Making of America aking of America (MoA) is a digital library of primary sources in American social history from the antebellum period through reconstruction. The collection is particularly strong in the subject areas of education, psychology, American history, sociology, religion, and science and technology. The collection currently contains approximately 10,000 books and 50,000 journal articles with 19th century imprints. For more details about the project, see About MoA. Making of America is made possible by a grant from the Andrew W. Mellon Foundation. Digital Image Collection-Folger Shakespeare Library The Folger's Digital Image Collection offers online access to over 75,000 images from the Folger Shakespeare Library collection, including books, theater memorabilia, manuscripts, art, and more. Images are available in high resolution and users can show multiple images side-by-side, zoom in and out to see fine detail, view cataloging information when available, export thumbnails, and construct permanent URLs linking back to their favorite items or searches. Through the Digital Image Collection, you can: Compare 19th-century productions of Shakespeare with today's through historic photographs and promptbooks Look at letters written by Queen Elizabeth I Examine rare paintings in "up close and personal" detail Read diary entries from over 200 years ago and much more Getting Started Our Digital Image Collection is made available with Luna Insight®, a software toolset for accessing web-based digital image collections.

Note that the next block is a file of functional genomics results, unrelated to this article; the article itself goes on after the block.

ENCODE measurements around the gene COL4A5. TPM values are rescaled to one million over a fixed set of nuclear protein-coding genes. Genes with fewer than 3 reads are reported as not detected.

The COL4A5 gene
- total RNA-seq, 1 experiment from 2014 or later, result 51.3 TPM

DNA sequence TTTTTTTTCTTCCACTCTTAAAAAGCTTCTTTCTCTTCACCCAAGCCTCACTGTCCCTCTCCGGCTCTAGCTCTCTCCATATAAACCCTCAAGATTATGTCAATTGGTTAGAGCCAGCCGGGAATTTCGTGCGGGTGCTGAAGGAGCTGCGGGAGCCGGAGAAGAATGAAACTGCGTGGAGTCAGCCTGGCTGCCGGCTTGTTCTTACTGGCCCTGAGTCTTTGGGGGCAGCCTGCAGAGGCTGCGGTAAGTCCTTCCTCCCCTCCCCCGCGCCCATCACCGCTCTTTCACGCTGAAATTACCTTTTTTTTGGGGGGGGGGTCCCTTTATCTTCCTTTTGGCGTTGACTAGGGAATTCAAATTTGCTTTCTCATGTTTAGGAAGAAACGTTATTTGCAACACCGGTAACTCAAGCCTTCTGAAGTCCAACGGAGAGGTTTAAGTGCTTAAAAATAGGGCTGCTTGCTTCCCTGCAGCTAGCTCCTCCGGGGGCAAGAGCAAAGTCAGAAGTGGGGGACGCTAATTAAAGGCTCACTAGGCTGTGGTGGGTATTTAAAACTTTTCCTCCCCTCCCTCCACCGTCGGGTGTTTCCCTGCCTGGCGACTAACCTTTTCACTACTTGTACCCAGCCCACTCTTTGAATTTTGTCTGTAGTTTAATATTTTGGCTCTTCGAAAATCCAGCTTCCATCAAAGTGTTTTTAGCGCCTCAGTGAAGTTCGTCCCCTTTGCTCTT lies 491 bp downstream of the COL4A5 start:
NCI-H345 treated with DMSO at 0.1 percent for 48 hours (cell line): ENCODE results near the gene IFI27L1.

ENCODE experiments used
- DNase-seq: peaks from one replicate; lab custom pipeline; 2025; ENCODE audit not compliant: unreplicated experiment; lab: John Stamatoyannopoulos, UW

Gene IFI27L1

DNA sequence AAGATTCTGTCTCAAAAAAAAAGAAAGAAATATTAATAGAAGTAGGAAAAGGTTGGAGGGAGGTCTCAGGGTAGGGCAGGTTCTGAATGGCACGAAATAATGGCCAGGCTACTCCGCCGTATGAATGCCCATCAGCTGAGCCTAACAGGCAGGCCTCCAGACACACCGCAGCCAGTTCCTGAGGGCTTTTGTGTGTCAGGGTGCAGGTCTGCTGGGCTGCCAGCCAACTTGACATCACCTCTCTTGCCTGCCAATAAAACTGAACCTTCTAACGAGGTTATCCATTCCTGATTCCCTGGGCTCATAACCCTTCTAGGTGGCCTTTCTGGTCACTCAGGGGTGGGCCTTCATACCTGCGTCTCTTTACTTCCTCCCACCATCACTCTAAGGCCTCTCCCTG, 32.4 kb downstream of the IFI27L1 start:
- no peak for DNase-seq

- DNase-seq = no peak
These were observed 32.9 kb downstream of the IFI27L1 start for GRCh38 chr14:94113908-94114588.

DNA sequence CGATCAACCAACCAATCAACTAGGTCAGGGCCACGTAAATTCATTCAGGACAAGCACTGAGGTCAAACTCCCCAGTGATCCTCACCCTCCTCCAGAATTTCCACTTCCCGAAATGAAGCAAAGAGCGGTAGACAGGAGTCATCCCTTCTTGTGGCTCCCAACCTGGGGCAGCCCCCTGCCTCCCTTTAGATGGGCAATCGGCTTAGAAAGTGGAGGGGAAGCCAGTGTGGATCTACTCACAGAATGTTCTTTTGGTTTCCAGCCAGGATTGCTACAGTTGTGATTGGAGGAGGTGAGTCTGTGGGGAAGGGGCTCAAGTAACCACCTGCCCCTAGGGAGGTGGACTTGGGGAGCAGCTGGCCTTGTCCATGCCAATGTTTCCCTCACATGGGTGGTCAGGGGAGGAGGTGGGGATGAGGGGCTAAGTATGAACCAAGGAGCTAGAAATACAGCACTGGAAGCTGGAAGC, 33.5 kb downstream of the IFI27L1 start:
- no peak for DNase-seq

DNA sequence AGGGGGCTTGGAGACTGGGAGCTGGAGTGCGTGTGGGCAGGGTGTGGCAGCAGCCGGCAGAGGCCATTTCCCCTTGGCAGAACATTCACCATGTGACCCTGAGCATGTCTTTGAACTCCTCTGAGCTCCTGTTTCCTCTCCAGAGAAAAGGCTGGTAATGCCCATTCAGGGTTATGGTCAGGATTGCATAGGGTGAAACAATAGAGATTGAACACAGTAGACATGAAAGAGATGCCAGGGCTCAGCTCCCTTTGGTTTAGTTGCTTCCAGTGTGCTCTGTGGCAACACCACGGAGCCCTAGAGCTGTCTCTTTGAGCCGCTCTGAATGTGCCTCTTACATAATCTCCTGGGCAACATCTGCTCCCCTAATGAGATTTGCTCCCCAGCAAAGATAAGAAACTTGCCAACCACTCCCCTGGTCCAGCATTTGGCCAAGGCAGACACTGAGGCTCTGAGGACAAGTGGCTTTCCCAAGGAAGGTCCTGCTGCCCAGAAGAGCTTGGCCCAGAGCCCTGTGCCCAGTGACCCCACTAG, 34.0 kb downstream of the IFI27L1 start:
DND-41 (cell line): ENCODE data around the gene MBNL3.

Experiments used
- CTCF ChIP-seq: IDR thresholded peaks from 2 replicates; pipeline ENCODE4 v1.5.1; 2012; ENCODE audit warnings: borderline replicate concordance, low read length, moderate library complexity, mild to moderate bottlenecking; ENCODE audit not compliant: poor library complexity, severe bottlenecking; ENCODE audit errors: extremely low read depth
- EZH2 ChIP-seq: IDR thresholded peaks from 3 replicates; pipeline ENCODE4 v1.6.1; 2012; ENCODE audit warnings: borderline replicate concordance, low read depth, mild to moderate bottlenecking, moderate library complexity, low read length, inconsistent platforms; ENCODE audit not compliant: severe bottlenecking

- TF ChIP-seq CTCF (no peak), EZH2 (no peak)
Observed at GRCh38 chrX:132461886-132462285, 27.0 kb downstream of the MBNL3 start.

"George Eliot" by Virginia Woolf George Eliot was the pseudonym of novelist, translator, and religious writer Mary Ann Evans (1819-1880). This article by Virginia Woolf was first published in The Times Literary Supplement, 20th November, 1919. To read George Eliot attentively is to become aware how little one knows about her. Lord George Gordon Byron Lord George Gordon Byron (1788-1824) was as famous in his lifetime for his personality cult as for his poetry. He created the concept of the 'Byronic hero' - a defiant, melancholy young man, brooding on some mysterious, unforgivable event in his past. Byron's influence on European poetry, music, novel, opera, and painting has been immense, although the poet was widely condemned on moral grounds by his contemporaries. George Gordon, Lord Byron, was the son of Captain John Byron, and Catherine Gordon.
Documenting the American South: Open DocSouth What is DocSouth Data? Doc South Data provides access to some of the Documenting The American South collections in formats that work well with common text mining and data analysis tools. Documenting the American South is one of the longest running digital publishing initiatives at the University of North Carolina. It was designed to give researchers digital access to some of the library’s unique collections in the form of high quality page scans as well as structured, corrected and machine readable text. Doc South Data is an extension of this original goal and has been designed for researchers who want to use emerging technology to look for patterns across entire texts or compare patterns found in multiple texts. We have made it easy to use tools such as Voyant to conduct simple word counts and frequency visualizations (such as word clouds) or to use other tools to perform more complex processes such as topic modeling, named-entity recognition or sentiment analysis.